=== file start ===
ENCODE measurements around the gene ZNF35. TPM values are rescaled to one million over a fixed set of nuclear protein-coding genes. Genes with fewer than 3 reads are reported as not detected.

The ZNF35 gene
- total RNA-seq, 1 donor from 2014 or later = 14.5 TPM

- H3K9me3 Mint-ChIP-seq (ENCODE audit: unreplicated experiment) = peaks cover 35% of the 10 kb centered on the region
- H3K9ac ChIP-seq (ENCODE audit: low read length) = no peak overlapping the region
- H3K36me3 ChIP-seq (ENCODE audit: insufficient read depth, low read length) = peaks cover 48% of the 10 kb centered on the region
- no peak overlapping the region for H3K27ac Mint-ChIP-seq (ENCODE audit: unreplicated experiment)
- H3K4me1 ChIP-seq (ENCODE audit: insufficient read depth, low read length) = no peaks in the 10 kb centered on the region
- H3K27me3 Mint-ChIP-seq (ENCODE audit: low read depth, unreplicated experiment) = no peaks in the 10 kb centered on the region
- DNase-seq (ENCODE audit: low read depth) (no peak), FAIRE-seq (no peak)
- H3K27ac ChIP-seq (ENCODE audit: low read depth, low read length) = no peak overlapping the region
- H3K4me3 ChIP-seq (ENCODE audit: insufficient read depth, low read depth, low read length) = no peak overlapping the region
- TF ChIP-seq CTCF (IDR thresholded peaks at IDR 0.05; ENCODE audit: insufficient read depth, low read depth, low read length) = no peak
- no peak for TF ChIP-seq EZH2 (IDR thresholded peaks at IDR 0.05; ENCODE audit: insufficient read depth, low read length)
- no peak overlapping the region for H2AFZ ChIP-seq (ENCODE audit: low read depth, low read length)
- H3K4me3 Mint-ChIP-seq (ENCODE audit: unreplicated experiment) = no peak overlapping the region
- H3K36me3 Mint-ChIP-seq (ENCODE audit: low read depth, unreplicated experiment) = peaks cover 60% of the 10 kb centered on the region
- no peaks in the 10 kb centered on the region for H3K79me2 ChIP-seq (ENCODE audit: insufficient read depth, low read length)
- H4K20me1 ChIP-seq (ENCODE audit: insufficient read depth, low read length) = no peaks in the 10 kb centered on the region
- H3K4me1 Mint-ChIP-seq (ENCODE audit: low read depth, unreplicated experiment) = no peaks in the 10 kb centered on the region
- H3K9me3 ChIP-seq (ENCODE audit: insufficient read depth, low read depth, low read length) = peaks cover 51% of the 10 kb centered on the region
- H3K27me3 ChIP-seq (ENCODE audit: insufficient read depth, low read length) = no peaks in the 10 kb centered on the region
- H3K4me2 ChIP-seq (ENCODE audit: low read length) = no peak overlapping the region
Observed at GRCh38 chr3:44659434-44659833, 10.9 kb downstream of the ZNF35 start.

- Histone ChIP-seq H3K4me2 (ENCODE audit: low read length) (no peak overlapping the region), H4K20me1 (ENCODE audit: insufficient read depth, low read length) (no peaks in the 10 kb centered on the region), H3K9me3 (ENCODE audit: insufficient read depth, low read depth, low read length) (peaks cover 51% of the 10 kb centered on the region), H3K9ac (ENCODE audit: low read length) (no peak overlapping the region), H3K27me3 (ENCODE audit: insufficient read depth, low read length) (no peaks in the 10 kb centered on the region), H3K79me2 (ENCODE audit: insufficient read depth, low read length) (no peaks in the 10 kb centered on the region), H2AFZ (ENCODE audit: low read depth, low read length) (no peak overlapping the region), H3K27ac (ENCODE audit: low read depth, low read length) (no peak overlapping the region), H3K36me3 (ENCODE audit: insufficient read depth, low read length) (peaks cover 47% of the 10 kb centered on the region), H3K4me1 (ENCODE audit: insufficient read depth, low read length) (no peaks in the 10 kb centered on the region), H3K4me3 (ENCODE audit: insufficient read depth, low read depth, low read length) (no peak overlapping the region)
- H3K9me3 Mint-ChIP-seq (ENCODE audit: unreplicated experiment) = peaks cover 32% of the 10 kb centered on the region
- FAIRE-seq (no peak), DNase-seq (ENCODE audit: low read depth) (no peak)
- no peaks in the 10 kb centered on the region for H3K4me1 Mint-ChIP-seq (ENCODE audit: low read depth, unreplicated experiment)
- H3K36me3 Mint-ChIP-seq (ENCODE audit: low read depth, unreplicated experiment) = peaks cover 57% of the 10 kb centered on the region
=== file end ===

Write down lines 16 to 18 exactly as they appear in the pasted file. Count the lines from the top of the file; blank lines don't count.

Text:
- H3K4me3 Mint-ChIP-seq (ENCODE audit: unreplicated experiment) = no peak overlapping the region
- H3K36me3 Mint-ChIP-seq (ENCODE audit: low read depth, unreplicated experiment) = peaks cover 60% of the 10 kb centered on the region
- no peaks in the 10 kb centered on the region for H3K79me2 ChIP-seq (ENCODE audit: insufficient read depth, low read length)